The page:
20 things to pack for winter camping | Great Lakes Guide

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20 things to pack for winter camping

Published December 10, 2018

“There’s no such thing as bad weather, just bad clothing”


The Great Lakes region is exceptionally beautiful in the winter. In this neck of the woods, winter camping should be a bucket list activity.

Winter camping is not an impossible extreme sport. As long as you plan your trip and bring the right gear, it can be an exciting adventure for people of all experience levels.

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Chewonki Semester School (Flickr: Link)

    To get you started, here is a list of 20 things to pack for winter camping.

Food stuff

1. Food and cooking utensils: One-pot meals are the best. Pack stews, soups, pies, hot chocolate, and lots of snacks.

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Did You Know?

Spoon + fork + knife = all the cutlery you need in one single, oddly shaped thingamajig. Invest in some sporks.

2. Cooking stoves: White gas stoves work best in the cold winter weather, but alcohol or canister stoves also work, just make sure to have a regulator for your canisters and warm the cartridges in your sleeping bag before turning on the stove.

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MIKI Yoshihito (Flickr: Link)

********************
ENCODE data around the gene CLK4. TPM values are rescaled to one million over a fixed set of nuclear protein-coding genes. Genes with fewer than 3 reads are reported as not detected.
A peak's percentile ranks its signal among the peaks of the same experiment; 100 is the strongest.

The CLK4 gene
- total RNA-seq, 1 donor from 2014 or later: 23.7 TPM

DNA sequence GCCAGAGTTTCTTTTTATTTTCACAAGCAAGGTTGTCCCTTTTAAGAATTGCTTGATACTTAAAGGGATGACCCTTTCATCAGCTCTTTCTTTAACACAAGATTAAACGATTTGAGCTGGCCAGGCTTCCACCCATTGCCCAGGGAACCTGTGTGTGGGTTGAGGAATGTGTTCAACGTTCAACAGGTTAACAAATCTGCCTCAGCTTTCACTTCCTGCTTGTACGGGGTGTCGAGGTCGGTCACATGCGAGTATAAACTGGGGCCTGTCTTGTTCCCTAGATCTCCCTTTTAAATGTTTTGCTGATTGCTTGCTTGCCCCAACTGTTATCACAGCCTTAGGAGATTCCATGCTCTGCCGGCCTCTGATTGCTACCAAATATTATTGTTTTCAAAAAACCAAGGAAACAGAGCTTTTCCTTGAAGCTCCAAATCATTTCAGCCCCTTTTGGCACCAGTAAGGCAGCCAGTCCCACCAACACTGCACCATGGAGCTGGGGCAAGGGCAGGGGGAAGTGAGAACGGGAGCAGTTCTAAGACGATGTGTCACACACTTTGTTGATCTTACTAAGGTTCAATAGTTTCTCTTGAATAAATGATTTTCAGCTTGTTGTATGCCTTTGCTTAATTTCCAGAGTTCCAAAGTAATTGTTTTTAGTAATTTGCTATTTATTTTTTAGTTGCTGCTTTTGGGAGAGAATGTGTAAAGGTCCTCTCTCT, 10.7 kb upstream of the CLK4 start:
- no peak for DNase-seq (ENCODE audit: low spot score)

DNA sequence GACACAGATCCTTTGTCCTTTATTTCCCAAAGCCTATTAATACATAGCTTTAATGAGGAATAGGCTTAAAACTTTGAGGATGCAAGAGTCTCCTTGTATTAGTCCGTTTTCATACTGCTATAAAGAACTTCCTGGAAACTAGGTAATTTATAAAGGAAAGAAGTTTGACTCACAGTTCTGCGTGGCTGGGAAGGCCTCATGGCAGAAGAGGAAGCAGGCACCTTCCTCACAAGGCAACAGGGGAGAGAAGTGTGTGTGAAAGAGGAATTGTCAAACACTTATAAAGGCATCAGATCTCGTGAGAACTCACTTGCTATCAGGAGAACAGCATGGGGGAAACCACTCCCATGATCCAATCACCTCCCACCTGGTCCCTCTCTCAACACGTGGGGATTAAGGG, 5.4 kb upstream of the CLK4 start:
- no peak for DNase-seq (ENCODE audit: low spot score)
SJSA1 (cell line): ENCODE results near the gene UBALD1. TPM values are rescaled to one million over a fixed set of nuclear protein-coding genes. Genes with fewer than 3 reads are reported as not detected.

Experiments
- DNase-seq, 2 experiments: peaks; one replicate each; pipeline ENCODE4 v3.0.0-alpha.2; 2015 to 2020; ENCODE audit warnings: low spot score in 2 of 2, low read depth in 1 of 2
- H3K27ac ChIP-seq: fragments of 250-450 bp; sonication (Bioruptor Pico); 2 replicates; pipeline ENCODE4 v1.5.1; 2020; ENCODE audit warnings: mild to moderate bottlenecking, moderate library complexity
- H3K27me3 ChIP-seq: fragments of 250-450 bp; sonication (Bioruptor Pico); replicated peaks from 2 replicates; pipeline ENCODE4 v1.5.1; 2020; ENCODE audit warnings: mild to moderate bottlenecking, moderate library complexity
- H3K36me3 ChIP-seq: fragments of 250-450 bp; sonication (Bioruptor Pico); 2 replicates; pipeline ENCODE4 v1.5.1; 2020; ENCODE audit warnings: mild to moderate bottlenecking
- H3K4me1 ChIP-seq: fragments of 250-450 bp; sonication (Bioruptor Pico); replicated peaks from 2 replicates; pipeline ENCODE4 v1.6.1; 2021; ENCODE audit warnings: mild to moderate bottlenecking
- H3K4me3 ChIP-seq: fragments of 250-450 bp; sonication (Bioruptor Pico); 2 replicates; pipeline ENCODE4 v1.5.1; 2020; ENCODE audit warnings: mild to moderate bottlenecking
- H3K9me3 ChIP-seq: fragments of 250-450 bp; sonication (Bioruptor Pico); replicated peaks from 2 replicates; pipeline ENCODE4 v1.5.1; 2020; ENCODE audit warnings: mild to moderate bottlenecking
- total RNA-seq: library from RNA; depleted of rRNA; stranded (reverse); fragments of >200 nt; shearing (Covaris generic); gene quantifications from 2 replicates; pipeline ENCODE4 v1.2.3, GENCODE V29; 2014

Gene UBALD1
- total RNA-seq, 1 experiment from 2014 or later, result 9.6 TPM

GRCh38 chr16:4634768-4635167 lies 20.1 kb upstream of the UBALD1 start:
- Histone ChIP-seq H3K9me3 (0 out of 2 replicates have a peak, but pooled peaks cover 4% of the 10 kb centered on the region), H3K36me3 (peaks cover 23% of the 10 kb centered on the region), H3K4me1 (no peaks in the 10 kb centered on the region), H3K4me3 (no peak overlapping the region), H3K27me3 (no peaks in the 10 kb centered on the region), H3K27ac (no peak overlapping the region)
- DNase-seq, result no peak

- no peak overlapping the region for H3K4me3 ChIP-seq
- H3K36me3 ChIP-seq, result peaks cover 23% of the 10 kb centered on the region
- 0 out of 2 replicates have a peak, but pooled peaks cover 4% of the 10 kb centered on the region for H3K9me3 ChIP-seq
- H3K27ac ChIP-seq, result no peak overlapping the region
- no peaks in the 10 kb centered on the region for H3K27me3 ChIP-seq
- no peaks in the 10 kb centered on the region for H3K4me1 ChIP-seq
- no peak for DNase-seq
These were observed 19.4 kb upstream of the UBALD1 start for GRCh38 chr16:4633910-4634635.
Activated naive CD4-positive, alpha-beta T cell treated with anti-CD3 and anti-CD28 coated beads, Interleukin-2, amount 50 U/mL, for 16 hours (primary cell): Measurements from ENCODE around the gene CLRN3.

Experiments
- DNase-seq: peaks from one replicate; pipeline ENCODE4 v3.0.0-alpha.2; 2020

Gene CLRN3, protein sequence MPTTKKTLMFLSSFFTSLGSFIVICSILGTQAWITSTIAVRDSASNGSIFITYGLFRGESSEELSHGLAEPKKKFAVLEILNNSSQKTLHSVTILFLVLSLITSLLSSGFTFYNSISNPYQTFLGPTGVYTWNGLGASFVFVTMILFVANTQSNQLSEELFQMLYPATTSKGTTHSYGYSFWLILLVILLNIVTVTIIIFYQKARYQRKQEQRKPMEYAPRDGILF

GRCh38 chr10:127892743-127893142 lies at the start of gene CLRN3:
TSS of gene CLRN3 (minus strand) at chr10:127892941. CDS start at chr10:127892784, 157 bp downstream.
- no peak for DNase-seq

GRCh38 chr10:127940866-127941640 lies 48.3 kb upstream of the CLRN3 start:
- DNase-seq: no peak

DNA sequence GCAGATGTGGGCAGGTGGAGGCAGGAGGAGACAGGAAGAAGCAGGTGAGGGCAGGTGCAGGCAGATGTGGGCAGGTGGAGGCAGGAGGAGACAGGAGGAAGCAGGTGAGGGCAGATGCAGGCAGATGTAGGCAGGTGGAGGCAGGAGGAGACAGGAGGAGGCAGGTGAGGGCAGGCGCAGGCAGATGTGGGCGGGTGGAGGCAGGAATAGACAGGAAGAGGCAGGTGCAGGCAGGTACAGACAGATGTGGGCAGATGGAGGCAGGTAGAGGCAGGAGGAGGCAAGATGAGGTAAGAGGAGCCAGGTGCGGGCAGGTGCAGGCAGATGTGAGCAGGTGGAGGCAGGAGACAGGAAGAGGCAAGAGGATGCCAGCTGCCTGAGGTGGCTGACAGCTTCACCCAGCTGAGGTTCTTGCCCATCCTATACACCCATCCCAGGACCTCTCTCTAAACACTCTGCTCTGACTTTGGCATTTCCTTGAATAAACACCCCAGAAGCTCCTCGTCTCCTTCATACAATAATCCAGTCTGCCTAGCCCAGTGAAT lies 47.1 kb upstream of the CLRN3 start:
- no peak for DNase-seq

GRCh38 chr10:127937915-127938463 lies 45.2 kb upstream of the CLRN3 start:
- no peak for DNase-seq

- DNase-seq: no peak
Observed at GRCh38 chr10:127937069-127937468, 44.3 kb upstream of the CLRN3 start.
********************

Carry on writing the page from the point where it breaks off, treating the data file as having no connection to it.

3. Water: Bring some water, but if there is lots of snow, you can also melt snow and boil it over fire. Make sure you boil for at least 60 seconds prior to consumption and bring water treatment tablets or filters just in case. Obviously, the snow that you gather for drinking should be fresh and white. For goodness sake don’t drink the yellow snow.

Shelter and sleeping stuff

4. A good, solid tent: You can invest in a 4-season tent, but many 3-season tents will suffice unless you are camping in very high winds and heavy snow.

Did You Know?

You don’t have to break the bank on your first ever winter camping trip. Try renting your gear instead. Borrow from a friend, or check out places like MEC or other local renters.

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Phil King (Flickr: Link)

5. Sleeping bag rated for cooler temperatures (-15C to -40C): Don’t have a winter sleeping bag? Layer two 3-season bags, one inside the other.

6. Mattress or mattress pad to keep you off of the frozen ground: Two pads are better than one. We recommend layering two pads to keep you even further from the chilly ground.

Did You Know?

Your sleeping pad isn’t just for sleeping. Use your sleeping pad to sit on the ground while you’re chilling around the fire and while you’re cooking. It will keep your buns from getting cold and wet. Nobody likes a soggy bottom.

7. A tarp: Tarps can be used to cover anything that stays outside of your tent in case it snows overnight.

Safety and personal stuff

8. First-aid kit: This should include bandages, gauze, sterile wipes, antiseptic creams, tweezers, and a utility knife. Stay safe, kids.